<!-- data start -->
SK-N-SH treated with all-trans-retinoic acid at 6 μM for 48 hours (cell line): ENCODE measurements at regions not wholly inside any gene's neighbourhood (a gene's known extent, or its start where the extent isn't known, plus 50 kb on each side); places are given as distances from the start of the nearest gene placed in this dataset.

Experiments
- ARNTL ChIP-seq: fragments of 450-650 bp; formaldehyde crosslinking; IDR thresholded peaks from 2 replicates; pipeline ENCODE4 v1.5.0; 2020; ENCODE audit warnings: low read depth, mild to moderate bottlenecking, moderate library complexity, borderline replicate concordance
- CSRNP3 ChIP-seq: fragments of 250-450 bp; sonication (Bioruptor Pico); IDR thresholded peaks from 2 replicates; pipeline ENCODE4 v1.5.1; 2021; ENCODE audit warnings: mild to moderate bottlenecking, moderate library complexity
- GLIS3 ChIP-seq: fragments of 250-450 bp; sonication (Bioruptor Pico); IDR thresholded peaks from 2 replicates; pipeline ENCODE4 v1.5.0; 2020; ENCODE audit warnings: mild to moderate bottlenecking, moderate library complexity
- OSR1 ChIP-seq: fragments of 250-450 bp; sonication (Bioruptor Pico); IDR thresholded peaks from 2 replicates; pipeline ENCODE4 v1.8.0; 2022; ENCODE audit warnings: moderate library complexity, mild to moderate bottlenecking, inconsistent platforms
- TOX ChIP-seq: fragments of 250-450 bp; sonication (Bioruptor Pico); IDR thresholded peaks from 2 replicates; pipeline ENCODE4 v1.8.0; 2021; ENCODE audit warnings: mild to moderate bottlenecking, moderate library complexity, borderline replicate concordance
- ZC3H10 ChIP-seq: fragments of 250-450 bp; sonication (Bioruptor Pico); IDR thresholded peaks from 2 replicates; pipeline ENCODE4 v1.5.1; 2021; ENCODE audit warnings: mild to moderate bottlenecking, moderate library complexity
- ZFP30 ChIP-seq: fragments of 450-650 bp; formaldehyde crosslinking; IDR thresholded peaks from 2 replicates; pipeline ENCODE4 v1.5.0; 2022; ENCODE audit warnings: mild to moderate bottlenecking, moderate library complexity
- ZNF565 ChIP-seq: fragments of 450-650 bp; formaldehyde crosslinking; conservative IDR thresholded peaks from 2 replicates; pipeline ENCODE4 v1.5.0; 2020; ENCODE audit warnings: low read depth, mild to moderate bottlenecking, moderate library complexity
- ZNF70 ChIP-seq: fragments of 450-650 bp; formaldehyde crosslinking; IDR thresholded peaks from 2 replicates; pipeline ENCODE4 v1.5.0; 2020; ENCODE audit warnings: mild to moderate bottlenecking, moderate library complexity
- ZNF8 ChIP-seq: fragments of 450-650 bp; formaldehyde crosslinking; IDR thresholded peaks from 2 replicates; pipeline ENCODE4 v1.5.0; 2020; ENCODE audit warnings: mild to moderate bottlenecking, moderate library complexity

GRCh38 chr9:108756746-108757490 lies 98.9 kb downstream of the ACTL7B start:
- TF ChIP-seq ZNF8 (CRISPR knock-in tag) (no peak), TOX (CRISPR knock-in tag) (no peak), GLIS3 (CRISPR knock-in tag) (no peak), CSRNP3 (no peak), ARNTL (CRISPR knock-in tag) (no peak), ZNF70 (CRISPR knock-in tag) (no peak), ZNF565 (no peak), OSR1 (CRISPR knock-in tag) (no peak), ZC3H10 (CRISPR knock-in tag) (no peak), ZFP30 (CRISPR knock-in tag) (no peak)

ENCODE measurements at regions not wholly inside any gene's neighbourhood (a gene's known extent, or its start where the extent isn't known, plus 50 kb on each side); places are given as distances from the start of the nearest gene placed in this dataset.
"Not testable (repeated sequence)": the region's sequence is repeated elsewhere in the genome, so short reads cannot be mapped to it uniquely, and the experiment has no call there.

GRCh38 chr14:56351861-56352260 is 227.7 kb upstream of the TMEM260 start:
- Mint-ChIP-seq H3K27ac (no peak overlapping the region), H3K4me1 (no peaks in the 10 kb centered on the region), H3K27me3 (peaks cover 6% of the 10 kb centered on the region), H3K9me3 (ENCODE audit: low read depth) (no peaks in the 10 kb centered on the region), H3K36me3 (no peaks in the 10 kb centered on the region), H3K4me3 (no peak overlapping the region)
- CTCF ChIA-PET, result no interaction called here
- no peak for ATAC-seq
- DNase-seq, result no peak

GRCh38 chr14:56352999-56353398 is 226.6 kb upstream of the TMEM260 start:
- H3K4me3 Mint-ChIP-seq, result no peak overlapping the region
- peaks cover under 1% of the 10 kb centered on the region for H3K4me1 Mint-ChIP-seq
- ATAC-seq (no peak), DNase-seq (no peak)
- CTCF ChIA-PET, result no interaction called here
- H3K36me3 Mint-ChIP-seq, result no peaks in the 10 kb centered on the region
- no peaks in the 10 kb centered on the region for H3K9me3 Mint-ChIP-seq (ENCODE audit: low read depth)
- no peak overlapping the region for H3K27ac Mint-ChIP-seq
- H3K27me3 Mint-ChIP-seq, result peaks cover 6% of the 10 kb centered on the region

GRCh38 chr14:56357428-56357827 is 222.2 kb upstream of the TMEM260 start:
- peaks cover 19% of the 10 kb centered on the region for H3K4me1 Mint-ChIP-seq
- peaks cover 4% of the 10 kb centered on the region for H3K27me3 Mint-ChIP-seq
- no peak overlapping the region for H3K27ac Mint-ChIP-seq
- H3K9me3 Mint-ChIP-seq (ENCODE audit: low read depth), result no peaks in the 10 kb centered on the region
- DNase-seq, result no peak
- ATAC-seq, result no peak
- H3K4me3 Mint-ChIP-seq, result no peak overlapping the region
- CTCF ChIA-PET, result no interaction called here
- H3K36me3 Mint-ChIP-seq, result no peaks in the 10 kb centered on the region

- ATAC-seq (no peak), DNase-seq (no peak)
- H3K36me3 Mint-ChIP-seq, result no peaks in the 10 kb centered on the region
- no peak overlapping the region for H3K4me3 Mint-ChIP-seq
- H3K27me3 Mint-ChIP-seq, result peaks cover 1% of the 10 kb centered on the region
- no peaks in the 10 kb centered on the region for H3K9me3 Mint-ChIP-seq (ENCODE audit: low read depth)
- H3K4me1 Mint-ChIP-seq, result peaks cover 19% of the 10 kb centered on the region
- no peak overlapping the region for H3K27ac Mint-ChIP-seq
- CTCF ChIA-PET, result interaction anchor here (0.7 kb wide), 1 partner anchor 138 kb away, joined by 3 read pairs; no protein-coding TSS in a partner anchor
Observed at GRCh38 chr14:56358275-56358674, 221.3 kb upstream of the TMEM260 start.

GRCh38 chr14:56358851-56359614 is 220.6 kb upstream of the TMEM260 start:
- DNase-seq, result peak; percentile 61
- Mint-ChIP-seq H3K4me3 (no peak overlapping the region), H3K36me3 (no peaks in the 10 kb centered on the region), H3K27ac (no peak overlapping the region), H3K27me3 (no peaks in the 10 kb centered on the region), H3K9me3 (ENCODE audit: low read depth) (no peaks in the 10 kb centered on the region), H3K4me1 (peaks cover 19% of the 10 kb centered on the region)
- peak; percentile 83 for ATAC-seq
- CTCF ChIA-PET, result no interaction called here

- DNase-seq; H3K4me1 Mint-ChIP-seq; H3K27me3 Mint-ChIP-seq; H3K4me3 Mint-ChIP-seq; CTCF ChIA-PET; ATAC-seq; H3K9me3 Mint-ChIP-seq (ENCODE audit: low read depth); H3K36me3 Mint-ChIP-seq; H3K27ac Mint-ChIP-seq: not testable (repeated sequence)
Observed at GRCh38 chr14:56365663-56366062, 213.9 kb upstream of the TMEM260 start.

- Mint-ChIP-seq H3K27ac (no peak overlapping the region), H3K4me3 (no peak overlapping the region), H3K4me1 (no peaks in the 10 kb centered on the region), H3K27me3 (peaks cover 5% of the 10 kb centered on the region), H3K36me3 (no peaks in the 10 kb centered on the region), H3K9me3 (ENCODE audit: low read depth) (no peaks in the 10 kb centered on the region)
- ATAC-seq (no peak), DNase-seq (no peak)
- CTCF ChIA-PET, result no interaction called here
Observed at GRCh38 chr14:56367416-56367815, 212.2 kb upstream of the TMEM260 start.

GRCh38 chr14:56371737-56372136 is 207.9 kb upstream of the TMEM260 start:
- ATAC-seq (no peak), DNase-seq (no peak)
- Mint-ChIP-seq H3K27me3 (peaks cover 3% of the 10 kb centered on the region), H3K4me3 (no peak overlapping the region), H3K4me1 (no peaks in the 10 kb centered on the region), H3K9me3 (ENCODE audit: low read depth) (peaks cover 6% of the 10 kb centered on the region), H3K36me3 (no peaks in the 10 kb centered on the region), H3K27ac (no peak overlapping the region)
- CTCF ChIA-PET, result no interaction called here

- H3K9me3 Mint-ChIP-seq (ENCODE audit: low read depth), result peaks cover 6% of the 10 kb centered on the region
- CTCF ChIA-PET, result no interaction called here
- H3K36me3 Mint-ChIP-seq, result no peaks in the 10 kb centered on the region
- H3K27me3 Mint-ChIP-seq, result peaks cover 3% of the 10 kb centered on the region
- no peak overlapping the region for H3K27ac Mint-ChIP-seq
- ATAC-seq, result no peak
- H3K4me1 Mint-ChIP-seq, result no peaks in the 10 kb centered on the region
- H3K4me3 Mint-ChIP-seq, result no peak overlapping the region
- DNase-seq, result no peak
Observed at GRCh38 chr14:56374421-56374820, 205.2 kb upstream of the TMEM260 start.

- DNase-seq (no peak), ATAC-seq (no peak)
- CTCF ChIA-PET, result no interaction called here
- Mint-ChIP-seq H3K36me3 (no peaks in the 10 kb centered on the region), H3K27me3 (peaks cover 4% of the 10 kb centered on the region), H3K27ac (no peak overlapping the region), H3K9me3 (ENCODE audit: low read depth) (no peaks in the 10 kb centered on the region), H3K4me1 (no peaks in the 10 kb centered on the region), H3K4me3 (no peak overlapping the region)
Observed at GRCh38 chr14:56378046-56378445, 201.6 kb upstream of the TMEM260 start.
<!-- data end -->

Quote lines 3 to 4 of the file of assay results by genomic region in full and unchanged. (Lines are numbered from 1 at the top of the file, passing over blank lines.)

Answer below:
- ARNTL ChIP-seq: fragments of 450-650 bp; formaldehyde crosslinking; IDR thresholded peaks from 2 replicates; pipeline ENCODE4 v1.5.0; 2020; ENCODE audit warnings: low read depth, mild to moderate bottlenecking, moderate library complexity, borderline replicate concordance
- CSRNP3 ChIP-seq: fragments of 250-450 bp; sonication (Bioruptor Pico); IDR thresholded peaks from 2 replicates; pipeline ENCODE4 v1.5.1; 2021; ENCODE audit warnings: mild to moderate bottlenecking, moderate library complexity